The air is crisp and the leaves are turning. It’s fall. Which means it’s time for another rollicking term at 1 First Street. Yes, that’s right. Summer’s over and luxury boondoggles and private jet travel are things of the past (we hope!) as the Supreme Court gets back to business.
And what is that business? Well, this term feels slightly different from the two previous terms, which included hot-button cases on abortion, gun rights, and affirmative action. This term, the cases are technical and wonky – not the kind of stuff that’s going to be discussed ad nauseam on cable news or in the press. But that doesn’t mean that this term is any less consequential than the two that preceded it. To the contrary, the Court is poised to decide whether modern government as we know it is constitutional.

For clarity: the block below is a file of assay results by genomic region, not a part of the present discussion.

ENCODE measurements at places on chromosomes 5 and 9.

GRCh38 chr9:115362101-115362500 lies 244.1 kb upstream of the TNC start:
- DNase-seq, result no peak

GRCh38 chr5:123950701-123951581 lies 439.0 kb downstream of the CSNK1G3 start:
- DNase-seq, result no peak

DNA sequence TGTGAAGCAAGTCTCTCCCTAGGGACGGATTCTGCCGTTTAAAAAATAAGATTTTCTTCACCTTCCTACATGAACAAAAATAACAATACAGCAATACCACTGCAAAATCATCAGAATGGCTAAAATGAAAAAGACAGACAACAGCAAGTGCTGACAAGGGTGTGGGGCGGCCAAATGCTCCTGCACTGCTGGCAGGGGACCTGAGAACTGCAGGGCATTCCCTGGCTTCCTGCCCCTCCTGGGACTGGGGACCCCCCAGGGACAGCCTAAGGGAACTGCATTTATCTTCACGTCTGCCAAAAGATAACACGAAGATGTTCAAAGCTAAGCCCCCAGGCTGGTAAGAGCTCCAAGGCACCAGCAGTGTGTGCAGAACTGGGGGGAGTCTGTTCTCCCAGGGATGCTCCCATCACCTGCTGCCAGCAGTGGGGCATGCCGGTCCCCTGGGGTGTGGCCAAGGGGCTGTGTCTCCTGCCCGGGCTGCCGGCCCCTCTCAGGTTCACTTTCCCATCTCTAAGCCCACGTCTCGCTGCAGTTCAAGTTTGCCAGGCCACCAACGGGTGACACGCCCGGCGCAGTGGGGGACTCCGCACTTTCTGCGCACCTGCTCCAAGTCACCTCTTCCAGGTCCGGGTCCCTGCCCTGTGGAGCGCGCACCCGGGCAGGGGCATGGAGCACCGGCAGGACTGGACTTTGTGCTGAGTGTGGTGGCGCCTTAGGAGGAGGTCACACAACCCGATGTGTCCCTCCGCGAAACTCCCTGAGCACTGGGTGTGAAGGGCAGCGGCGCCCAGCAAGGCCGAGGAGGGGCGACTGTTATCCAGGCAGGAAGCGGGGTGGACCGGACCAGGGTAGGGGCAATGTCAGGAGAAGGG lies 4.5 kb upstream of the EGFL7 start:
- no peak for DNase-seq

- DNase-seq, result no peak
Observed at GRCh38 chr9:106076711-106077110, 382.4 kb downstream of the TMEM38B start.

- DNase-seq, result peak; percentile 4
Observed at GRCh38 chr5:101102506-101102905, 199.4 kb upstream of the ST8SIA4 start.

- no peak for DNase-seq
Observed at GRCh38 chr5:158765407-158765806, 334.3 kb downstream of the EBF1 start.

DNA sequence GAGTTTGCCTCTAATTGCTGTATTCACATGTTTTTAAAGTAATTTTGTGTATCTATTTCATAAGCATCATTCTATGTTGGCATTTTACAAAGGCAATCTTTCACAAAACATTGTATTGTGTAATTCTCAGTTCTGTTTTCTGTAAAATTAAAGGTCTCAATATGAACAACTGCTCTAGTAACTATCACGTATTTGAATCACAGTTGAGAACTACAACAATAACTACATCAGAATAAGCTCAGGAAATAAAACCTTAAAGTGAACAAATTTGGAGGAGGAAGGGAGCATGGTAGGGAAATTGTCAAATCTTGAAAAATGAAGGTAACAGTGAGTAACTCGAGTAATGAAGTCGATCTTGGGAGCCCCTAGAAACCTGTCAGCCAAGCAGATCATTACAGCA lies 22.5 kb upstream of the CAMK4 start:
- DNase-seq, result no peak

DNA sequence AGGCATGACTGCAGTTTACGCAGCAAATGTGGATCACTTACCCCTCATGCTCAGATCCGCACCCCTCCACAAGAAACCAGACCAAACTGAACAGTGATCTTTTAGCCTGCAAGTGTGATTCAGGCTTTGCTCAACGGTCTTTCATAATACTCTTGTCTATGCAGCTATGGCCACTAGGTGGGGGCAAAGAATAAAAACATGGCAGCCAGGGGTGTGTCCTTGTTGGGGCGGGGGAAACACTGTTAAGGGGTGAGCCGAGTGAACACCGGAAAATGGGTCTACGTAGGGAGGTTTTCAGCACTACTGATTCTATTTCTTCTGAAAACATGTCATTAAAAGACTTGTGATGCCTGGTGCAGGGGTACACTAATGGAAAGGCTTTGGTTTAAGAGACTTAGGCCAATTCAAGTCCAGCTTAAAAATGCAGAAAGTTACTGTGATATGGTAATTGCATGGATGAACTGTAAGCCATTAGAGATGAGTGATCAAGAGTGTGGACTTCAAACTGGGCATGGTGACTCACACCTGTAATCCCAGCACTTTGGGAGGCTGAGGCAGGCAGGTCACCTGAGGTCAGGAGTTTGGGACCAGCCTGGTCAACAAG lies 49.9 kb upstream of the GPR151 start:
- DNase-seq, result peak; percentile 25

This term includes a trio of cases that have the potential to radically reshape the administrative state. So, what exactly is the administrative state? Well, if you’ve ever gotten a passport or filed your taxes, then you’ve interacted with the administrative state – a term that refers to administrative agencies. The Constitution provides Congress with a broad range of powers to legislate. But Congress is a huge and unwieldy body – it doesn’t necessarily have the agility or the expertise to actually administer and enforce the terms of the legislation it enacts.